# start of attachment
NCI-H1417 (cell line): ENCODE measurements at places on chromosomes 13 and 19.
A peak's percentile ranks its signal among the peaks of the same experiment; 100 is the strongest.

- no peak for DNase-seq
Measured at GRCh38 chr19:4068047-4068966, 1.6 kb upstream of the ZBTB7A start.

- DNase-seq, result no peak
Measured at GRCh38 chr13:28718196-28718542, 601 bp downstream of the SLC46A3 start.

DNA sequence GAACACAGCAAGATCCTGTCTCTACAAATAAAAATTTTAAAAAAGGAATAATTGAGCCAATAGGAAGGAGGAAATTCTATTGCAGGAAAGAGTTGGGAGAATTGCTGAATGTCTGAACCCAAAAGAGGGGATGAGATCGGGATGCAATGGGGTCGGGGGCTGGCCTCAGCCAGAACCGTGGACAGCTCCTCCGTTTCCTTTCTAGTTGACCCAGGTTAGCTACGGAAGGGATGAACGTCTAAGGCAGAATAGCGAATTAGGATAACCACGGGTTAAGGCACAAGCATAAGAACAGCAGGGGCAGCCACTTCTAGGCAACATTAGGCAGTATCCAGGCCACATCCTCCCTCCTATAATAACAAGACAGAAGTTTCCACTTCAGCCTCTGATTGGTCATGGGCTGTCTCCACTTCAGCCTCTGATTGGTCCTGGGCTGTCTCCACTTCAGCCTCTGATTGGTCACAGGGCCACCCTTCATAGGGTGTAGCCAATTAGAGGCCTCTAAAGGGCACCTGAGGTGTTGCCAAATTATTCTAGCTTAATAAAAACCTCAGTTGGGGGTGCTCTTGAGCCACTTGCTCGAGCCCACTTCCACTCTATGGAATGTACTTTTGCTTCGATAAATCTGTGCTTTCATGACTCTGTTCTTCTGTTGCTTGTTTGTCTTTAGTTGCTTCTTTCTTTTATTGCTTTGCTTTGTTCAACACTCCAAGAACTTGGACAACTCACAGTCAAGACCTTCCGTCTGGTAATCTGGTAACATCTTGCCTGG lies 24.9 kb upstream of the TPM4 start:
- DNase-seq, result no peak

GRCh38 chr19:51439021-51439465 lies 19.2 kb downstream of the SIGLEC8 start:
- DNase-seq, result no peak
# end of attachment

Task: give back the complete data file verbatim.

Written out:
NCI-H1417 (cell line): ENCODE measurements at places on chromosomes 13 and 19.
A peak's percentile ranks its signal among the peaks of the same experiment; 100 is the strongest.

- no peak for DNase-seq
Measured at GRCh38 chr19:4068047-4068966, 1.6 kb upstream of the ZBTB7A start.

- DNase-seq, result no peak
Measured at GRCh38 chr13:28718196-28718542, 601 bp downstream of the SLC46A3 start.

DNA sequence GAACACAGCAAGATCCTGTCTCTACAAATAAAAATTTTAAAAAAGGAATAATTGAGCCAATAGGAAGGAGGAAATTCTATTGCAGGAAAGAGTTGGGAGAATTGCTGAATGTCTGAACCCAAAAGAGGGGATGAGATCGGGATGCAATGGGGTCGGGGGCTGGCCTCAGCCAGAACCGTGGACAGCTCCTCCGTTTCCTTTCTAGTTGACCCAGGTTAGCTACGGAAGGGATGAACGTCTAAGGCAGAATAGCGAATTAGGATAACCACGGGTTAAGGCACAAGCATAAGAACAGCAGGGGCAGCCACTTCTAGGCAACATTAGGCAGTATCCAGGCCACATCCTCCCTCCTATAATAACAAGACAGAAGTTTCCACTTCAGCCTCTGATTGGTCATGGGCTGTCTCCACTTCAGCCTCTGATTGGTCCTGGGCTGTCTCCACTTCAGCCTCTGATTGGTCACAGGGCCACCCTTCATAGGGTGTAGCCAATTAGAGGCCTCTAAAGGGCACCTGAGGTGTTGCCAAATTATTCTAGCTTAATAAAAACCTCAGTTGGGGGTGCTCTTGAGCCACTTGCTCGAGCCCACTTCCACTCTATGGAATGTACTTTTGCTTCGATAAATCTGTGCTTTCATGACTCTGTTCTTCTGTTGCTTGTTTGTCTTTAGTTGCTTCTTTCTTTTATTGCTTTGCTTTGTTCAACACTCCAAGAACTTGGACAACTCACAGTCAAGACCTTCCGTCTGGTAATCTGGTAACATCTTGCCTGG lies 24.9 kb upstream of the TPM4 start:
- DNase-seq, result no peak

GRCh38 chr19:51439021-51439465 lies 19.2 kb downstream of the SIGLEC8 start:
- DNase-seq, result no peak